Crafting Subjectivity Within Objective Point of View

When writing prose from a third person (objective) point of view, what kind of techniques can you use to portray the subjective viewpoint of your characters? Cheryl and James explore this challenge, using Hugh Howey‘s hit thriller WOOL, along with HARRY POTTER, as fodder for the discussion.

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In The Narrative Breakdown, Cheryl Klein, James Monohan, and other guest co-hosts discuss storytelling tips and techniques of interest to any writer, student, or fan of quality creative writing, screenwriting, playwriting, fan fiction, English literature, etc. Each episode, Cheryl and James draw upon their respective experiences in publishing and filmmaking to analyze popular novels, movies, plays, television shows, short stories, and song lyrics. Featuring various co-hosts and writers, as well as material from Cheryl Klein’s book ‘Second Sight’ and James’ iPhone / iPad app ‘The Storyometer.’


6 Responses to “Crafting Subjectivity Within Objective Point of View”

  1. James Kennedy May 1, 2013 at 12:09 am #

    I’m surprised you didn’t bring up the most powerful tool for expressing first-person subjectivity within third-person narration, free indirect style:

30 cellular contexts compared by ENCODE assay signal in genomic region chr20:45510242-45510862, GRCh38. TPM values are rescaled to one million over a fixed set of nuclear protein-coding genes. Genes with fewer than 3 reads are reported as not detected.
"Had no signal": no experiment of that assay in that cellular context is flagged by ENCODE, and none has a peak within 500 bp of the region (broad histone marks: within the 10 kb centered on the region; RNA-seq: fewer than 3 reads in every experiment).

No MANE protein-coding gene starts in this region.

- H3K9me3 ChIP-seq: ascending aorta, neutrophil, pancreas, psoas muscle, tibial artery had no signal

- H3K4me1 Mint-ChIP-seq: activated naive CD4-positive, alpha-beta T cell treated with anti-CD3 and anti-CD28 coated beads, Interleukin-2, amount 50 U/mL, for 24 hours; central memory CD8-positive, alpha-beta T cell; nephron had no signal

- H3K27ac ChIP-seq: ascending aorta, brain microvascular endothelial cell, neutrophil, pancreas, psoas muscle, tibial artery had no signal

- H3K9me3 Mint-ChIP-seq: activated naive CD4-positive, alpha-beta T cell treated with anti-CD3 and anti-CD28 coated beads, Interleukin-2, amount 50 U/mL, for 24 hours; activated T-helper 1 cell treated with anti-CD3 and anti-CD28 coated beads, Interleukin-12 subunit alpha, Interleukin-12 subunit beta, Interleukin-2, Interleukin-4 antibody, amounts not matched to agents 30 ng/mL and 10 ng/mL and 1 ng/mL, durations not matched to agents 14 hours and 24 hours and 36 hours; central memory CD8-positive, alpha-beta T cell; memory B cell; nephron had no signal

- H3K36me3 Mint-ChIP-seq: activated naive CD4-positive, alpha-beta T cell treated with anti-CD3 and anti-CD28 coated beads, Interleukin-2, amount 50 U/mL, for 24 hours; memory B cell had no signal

James Wood (the New Yorker book reviewer) offers a pretty thorough treatment of free indirect style in his useful book “How Fiction Works.” I’d be interested to hear a future episode about how this technique has been / can be deployed in children’s / YA fiction.

    • James May 1, 2013 at 2:29 pm #

      Hi James. Funny, after we recorded that episode, we realized that “free indirect style” was a term we neglected to mention. “How Fiction Works” is great. I think we’ll do a follow-up episode on this whole topic soon. Thanks for the recommendation.

      • James Kennedy May 1, 2013 at 10:03 pm #

        James recommends to James a book by James; James thinks it’s a great idea!

        • James May 3, 2013 at 3:32 pm #

          Lol! It’s a good name to have.

  2. James Kennedy May 1, 2013 at 12:11 am #

    Also: “heaps of dread were locked up in her expression”? Bleah. Almost every example from that book clunked hard.

  3. Karen Soarele April 23, 2014 at 3:37 pm #

    Thank you very much for this amazing program! The tips you gave are certainly going to make a difference in my next book. I am a brazilian self-published author.

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